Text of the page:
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Why is tension anchorage length generally longer than compression anchorage length?

Tension anchorage length of steel reinforcement in concrete depends on bond strength. When steel reinforcement is anchored to concrete and is subjected to compressive forces, the resistance is provided by the bond strength between concrete and steel and the bearing pressure at the reinforcement end.

Tension lap length is generally longer than compression lap length. In some design codes, instead of permitting the use of bearing pressure at reinforcement ends, the allowable ultimate bond stress is increased when calculating compression anchorage length.


This question is taken from book named – A Self Learning Manual – Mastering Different Fields of Civil Engineering Works (VC-Q-A-Method) by Vincent T. H. CHU.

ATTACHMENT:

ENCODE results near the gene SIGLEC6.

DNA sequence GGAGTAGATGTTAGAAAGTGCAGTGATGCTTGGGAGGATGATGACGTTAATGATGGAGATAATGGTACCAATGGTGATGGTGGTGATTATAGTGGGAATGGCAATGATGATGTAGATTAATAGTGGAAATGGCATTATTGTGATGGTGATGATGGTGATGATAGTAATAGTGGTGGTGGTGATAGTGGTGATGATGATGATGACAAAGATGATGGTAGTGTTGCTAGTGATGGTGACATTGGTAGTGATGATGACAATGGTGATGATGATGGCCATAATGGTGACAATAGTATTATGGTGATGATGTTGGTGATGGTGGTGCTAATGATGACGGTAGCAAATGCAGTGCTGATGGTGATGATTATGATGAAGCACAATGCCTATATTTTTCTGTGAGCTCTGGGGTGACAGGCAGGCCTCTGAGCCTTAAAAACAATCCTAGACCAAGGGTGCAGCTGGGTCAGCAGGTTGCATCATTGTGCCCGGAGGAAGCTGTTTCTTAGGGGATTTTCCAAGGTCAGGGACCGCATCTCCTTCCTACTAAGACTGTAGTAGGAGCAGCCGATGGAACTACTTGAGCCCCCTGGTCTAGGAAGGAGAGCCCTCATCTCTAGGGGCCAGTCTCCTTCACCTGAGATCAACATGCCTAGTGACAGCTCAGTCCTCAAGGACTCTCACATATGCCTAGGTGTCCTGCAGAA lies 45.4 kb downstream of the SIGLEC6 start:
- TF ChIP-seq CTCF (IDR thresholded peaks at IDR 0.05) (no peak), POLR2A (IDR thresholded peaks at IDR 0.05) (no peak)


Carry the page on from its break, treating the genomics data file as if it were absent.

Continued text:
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Kanwarjot Singh

Kanwarjot Singh is the founder of Civil Engineering Portal, a leading civil engineering website which has been awarded as the best online publication by CIDC. He did his BE civil from Thapar University, Patiala and has been working on this website with his team of Civil Engineers.

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One comment on "Why is tension anchorage length generally longer than compression anchorage length?"

AJ says:

Under clause 8.4.4 (1) of EC2 the minimum anchorage length is as follows:
– In tension: lb,min >= max(0.3lb,rqd; 10*phi, 100mm)
– In compression: lb,min >= max(0.6lb,rqd; 10*phi, 100mm)
Whereas as per BS8110, anchorage lengths for compression is lower than tension case. Can some one provide an explanation please?

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